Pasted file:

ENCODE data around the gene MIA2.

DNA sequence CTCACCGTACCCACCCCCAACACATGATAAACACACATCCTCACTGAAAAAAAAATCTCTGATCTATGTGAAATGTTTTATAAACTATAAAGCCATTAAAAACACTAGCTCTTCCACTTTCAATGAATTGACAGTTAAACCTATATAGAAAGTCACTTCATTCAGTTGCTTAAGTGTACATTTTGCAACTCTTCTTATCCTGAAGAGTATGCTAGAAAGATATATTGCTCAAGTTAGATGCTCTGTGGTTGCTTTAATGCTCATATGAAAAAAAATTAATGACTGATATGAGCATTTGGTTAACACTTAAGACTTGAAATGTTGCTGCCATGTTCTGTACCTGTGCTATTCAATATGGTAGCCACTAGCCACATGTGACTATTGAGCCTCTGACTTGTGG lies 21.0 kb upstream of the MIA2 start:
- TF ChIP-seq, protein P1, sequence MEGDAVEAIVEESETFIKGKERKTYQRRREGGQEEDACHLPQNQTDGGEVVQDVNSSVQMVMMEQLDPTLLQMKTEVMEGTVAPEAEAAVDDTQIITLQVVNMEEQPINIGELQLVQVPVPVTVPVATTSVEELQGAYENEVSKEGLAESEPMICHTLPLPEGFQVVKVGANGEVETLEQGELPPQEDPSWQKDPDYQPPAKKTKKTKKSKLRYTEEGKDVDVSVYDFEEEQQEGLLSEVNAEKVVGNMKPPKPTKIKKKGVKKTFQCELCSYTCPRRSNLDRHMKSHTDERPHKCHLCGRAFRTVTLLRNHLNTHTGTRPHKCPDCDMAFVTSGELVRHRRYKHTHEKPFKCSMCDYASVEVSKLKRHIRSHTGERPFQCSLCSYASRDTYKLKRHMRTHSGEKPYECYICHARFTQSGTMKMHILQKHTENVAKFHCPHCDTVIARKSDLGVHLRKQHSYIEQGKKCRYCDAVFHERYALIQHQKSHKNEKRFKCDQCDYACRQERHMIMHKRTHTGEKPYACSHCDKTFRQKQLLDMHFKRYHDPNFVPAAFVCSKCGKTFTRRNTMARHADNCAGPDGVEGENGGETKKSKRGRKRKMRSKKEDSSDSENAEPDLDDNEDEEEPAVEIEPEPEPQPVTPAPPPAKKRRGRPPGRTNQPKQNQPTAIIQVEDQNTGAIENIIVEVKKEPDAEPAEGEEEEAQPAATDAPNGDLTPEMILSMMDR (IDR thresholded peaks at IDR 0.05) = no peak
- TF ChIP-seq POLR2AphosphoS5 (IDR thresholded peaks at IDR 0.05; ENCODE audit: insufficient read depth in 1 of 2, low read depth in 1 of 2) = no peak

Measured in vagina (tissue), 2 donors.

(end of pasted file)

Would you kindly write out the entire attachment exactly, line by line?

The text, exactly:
ENCODE data around the gene MIA2.

DNA sequence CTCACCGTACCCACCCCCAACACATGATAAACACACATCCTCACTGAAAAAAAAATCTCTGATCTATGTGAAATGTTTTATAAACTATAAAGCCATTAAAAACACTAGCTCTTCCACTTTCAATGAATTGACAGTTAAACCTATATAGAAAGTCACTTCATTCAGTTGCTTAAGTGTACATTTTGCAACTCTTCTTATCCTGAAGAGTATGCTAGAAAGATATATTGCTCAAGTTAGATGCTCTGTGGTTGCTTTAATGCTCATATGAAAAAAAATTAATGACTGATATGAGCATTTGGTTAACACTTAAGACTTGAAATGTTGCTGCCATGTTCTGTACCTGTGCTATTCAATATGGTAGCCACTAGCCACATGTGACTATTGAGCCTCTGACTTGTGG lies 21.0 kb upstream of the MIA2 start:
- TF ChIP-seq, protein P1, sequence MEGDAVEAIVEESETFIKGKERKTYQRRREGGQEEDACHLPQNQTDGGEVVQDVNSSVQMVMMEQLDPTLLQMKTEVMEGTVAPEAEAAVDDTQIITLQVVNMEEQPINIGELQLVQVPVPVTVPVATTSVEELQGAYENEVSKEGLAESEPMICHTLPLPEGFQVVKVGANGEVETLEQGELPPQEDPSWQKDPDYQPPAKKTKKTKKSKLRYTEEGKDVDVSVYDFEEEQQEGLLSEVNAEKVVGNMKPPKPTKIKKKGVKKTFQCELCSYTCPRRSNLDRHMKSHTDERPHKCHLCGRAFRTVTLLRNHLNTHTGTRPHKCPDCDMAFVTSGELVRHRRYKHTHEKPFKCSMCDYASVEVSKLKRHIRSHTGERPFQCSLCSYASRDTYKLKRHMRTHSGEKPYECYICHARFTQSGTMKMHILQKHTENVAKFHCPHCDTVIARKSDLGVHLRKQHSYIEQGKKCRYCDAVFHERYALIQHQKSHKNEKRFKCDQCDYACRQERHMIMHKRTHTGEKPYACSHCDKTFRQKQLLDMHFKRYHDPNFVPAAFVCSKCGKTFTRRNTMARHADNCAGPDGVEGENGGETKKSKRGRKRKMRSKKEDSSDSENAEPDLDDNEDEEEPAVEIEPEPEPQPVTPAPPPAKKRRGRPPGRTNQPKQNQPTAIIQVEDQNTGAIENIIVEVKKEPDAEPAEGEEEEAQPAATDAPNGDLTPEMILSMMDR (IDR thresholded peaks at IDR 0.05) = no peak
- TF ChIP-seq POLR2AphosphoS5 (IDR thresholded peaks at IDR 0.05; ENCODE audit: insufficient read depth in 1 of 2, low read depth in 1 of 2) = no peak

Measured in vagina (tissue), 2 donors.